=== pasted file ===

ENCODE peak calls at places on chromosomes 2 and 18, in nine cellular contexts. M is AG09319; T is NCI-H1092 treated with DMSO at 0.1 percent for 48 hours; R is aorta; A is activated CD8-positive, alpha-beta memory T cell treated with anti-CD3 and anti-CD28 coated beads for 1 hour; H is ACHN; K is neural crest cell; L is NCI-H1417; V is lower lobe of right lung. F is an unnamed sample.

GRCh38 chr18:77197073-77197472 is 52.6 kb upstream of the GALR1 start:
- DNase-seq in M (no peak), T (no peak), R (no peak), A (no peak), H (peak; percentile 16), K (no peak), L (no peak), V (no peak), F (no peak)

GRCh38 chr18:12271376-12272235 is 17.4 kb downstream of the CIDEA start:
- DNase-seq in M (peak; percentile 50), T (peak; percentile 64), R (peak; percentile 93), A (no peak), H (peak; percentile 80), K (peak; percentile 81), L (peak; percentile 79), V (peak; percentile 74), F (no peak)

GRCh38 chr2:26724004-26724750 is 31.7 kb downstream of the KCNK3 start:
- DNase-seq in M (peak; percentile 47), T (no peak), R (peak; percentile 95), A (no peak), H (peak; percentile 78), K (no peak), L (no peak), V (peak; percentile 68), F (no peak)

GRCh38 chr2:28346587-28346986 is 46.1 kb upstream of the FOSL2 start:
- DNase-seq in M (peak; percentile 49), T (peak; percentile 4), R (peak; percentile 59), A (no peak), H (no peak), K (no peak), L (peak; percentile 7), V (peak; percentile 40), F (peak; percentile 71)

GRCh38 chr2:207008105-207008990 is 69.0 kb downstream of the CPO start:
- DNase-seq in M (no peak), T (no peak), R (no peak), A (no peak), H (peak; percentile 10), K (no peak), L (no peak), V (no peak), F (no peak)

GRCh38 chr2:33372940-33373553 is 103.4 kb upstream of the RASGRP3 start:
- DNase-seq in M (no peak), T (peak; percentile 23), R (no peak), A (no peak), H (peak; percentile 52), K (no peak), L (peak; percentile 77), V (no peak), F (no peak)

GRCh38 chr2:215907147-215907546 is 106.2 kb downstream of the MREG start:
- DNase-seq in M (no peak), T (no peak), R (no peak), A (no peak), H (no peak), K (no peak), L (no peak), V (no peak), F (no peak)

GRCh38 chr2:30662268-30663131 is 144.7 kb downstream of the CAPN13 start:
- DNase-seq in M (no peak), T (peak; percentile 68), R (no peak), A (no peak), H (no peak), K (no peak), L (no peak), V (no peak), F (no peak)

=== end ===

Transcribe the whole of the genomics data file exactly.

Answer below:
ENCODE peak calls at places on chromosomes 2 and 18, in nine cellular contexts. M is AG09319; T is NCI-H1092 treated with DMSO at 0.1 percent for 48 hours; R is aorta; A is activated CD8-positive, alpha-beta memory T cell treated with anti-CD3 and anti-CD28 coated beads for 1 hour; H is ACHN; K is neural crest cell; L is NCI-H1417; V is lower lobe of right lung. F is an unnamed sample.

GRCh38 chr18:77197073-77197472 is 52.6 kb upstream of the GALR1 start:
- DNase-seq in M (no peak), T (no peak), R (no peak), A (no peak), H (peak; percentile 16), K (no peak), L (no peak), V (no peak), F (no peak)

GRCh38 chr18:12271376-12272235 is 17.4 kb downstream of the CIDEA start:
- DNase-seq in M (peak; percentile 50), T (peak; percentile 64), R (peak; percentile 93), A (no peak), H (peak; percentile 80), K (peak; percentile 81), L (peak; percentile 79), V (peak; percentile 74), F (no peak)

GRCh38 chr2:26724004-26724750 is 31.7 kb downstream of the KCNK3 start:
- DNase-seq in M (peak; percentile 47), T (no peak), R (peak; percentile 95), A (no peak), H (peak; percentile 78), K (no peak), L (no peak), V (peak; percentile 68), F (no peak)

GRCh38 chr2:28346587-28346986 is 46.1 kb upstream of the FOSL2 start:
- DNase-seq in M (peak; percentile 49), T (peak; percentile 4), R (peak; percentile 59), A (no peak), H (no peak), K (no peak), L (peak; percentile 7), V (peak; percentile 40), F (peak; percentile 71)

GRCh38 chr2:207008105-207008990 is 69.0 kb downstream of the CPO start:
- DNase-seq in M (no peak), T (no peak), R (no peak), A (no peak), H (peak; percentile 10), K (no peak), L (no peak), V (no peak), F (no peak)

GRCh38 chr2:33372940-33373553 is 103.4 kb upstream of the RASGRP3 start:
- DNase-seq in M (no peak), T (peak; percentile 23), R (no peak), A (no peak), H (peak; percentile 52), K (no peak), L (peak; percentile 77), V (no peak), F (no peak)

GRCh38 chr2:215907147-215907546 is 106.2 kb downstream of the MREG start:
- DNase-seq in M (no peak), T (no peak), R (no peak), A (no peak), H (no peak), K (no peak), L (no peak), V (no peak), F (no peak)

GRCh38 chr2:30662268-30663131 is 144.7 kb downstream of the CAPN13 start:
- DNase-seq in M (no peak), T (peak; percentile 68), R (no peak), A (no peak), H (no peak), K (no peak), L (no peak), V (no peak), F (no peak)